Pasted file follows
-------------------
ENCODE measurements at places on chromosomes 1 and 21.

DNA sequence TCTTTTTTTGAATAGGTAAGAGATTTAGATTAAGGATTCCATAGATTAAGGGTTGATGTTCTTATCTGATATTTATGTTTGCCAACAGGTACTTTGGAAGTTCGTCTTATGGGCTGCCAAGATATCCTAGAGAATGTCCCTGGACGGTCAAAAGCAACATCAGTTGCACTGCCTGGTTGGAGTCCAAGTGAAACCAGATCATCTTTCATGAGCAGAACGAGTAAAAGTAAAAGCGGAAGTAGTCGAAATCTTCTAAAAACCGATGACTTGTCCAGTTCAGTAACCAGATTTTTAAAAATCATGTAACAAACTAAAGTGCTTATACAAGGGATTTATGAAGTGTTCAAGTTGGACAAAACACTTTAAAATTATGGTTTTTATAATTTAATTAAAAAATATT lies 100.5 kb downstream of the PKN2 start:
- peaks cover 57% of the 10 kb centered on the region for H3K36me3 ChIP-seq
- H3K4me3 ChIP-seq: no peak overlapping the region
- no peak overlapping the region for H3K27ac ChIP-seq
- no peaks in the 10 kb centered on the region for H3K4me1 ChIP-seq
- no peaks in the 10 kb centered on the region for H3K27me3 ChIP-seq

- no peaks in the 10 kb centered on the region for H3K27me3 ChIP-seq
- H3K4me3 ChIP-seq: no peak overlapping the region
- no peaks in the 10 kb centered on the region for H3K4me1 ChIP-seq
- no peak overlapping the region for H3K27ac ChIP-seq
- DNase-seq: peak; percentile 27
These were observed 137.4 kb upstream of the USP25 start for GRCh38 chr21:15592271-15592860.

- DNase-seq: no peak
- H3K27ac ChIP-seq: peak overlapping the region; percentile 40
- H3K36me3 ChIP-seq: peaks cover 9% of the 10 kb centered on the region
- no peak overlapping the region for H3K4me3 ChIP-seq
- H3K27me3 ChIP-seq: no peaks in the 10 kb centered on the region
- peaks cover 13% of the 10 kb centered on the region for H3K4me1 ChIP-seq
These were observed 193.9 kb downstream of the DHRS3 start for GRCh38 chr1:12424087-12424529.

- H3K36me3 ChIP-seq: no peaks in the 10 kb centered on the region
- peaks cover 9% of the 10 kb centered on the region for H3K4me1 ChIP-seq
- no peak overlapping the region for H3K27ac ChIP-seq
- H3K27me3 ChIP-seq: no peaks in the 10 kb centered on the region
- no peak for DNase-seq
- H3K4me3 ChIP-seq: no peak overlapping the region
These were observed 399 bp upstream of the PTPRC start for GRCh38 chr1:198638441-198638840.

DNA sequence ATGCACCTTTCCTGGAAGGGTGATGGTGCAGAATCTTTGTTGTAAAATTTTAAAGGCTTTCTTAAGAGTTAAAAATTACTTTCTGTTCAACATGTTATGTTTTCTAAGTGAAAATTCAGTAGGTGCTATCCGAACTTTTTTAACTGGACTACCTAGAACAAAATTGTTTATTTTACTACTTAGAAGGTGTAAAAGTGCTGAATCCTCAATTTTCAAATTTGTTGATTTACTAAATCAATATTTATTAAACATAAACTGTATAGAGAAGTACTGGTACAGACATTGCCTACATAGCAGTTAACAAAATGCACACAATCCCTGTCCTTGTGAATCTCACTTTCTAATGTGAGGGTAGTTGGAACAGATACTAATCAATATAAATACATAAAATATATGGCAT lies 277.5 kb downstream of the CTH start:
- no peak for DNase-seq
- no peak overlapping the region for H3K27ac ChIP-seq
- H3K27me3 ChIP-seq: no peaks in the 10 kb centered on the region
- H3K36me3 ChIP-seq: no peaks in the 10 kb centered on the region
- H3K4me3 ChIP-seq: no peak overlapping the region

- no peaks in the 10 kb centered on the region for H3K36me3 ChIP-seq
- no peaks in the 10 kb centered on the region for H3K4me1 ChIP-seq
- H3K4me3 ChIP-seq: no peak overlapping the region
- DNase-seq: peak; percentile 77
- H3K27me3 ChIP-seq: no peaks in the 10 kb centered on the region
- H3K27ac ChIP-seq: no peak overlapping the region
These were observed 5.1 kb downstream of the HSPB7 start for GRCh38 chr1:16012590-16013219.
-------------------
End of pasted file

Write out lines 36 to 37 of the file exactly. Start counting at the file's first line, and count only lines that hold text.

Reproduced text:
- H3K4me3 ChIP-seq: no peak overlapping the region
- DNase-seq: peak; percentile 77